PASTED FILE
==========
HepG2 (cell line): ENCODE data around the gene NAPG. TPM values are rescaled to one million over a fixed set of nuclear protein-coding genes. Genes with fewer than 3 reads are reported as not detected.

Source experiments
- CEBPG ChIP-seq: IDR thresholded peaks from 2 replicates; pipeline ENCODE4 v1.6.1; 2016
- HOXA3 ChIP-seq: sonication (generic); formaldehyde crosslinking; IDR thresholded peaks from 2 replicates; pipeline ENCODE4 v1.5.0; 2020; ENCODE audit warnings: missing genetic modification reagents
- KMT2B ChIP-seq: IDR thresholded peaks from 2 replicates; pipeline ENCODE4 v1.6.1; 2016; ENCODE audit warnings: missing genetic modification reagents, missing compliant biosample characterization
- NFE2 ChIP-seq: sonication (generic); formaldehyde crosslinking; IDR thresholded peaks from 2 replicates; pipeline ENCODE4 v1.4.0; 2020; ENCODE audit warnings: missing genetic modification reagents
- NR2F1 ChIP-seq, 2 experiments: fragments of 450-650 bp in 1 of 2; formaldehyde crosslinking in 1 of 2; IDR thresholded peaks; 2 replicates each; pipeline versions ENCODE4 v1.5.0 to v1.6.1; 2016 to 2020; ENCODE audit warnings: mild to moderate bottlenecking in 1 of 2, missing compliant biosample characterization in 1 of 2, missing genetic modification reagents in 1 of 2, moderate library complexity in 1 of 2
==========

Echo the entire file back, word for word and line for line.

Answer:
HepG2 (cell line): ENCODE data around the gene NAPG. TPM values are rescaled to one million over a fixed set of nuclear protein-coding genes. Genes with fewer than 3 reads are reported as not detected.

Source experiments
- CEBPG ChIP-seq: IDR thresholded peaks from 2 replicates; pipeline ENCODE4 v1.6.1; 2016
- HOXA3 ChIP-seq: sonication (generic); formaldehyde crosslinking; IDR thresholded peaks from 2 replicates; pipeline ENCODE4 v1.5.0; 2020; ENCODE audit warnings: missing genetic modification reagents
- KMT2B ChIP-seq: IDR thresholded peaks from 2 replicates; pipeline ENCODE4 v1.6.1; 2016; ENCODE audit warnings: missing genetic modification reagents, missing compliant biosample characterization
- NFE2 ChIP-seq: sonication (generic); formaldehyde crosslinking; IDR thresholded peaks from 2 replicates; pipeline ENCODE4 v1.4.0; 2020; ENCODE audit warnings: missing genetic modification reagents
- NR2F1 ChIP-seq, 2 experiments: fragments of 450-650 bp in 1 of 2; formaldehyde crosslinking in 1 of 2; IDR thresholded peaks; 2 replicates each; pipeline versions ENCODE4 v1.5.0 to v1.6.1; 2016 to 2020; ENCODE audit warnings: mild to moderate bottlenecking in 1 of 2, missing compliant biosample characterization in 1 of 2, missing genetic modification reagents in 1 of 2, moderate library complexity in 1 of 2